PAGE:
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United States Department of Agriculture

Agricultural Research Service

Title: Row Spacing Effects on No-Till Dryland Corn Grain Yields

Author
item Halvorson, Ardell

Submitted to: Agronomy Abstracts
Publication Type: Abstract Only
Publication Acceptance Date: October 31, 1999
Publication Date: October 31, 1999
Citation: Halvorson, A.D. 1999. Row spacing effects on no-till dryland corn grain yields. Agronomy Abstracts. 91:101.

Technical Abstract: Northern corn belt research shows increased corn yields by reducing row width. The effects of reduced row width on corn grain yields produced under semi-arid, dryland conditions with a no-till system is unknown. This study evaluated the effects of row spacing on dryland corn grain yields under no-till conditions in the northern Great Plains. Corn (39,000 to 40,000 seeds ha-1) was planted no-till into wheat stubble for two years on a Temvik-Wilton silt loam soil. Row widths were 19, 38, and 76 cm. Growing season precipitation was 12% above average in 1996 and 47% below average in 1997. Dryland corn yields were greater in 1996 (8121 kg ha-1) than in 1997 (5221 kg ha-1). Two-yr average grain yields were 30 and 24% greater with row widths of 19 cm (7364 kg ha-1) and 38 cm (7009 kg ha-1), respectively, compared to 76-cm row width (5641 kg ha-1). Although the resulting plant population with the 19-cm row spacing was 46% greater than with the 38- and 76-cm row spacings, grain yield were not reduced by the high plant population for dryland conditions. Based on these results, it appears that dryland corn grain yields in the northern Great Plains could be increased by using row spacings <50 cm.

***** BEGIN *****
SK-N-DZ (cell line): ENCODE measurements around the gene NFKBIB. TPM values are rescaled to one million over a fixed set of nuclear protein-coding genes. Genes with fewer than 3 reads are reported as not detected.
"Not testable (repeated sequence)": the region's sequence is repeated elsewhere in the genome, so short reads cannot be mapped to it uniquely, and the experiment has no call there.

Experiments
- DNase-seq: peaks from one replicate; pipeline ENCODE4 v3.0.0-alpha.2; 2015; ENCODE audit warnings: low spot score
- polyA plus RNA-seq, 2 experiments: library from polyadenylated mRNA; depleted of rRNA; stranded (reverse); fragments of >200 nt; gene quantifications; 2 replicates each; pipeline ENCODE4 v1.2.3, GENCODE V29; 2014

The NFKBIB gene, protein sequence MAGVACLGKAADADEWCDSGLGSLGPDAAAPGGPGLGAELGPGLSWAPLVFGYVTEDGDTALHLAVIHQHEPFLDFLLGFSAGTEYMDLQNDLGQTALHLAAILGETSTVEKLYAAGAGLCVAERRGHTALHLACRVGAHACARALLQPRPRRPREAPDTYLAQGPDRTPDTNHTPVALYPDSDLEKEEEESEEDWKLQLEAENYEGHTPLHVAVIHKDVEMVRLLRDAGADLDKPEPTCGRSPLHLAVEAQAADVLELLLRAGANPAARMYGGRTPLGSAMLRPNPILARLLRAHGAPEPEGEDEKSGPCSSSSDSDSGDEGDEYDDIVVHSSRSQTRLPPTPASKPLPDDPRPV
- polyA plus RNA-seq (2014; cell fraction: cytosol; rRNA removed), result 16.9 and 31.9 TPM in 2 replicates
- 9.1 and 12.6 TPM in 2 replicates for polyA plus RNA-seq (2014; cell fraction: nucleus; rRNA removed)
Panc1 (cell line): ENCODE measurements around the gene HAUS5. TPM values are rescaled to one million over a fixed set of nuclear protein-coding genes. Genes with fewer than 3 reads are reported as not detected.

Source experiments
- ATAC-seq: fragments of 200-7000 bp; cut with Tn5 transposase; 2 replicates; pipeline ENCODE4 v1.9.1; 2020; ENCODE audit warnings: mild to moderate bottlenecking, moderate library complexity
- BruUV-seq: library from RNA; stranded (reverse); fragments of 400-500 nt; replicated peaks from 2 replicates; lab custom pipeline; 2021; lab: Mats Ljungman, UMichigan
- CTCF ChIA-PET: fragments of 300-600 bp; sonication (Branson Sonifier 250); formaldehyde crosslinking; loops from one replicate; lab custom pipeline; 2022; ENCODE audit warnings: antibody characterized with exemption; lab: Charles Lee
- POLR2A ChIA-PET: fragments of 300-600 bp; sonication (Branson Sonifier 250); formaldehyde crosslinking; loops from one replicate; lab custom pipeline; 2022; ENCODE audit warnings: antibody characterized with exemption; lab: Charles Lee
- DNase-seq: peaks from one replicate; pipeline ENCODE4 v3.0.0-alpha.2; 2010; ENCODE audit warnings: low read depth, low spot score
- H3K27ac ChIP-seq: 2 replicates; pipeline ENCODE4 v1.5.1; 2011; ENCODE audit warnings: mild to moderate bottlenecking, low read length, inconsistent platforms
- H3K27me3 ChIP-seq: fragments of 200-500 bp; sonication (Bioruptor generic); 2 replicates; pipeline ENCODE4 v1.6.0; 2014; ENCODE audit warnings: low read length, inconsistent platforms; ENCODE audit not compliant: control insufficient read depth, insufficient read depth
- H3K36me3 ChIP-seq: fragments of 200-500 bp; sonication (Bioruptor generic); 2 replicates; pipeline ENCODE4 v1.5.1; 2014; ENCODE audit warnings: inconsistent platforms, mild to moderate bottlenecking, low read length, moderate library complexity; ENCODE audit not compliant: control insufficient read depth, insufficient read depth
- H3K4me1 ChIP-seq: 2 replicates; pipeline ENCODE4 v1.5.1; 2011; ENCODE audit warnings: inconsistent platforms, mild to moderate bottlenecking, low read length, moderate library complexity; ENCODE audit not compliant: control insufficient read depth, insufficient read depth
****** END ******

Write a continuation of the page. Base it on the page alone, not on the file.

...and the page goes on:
Last Modified: 12/22/2014
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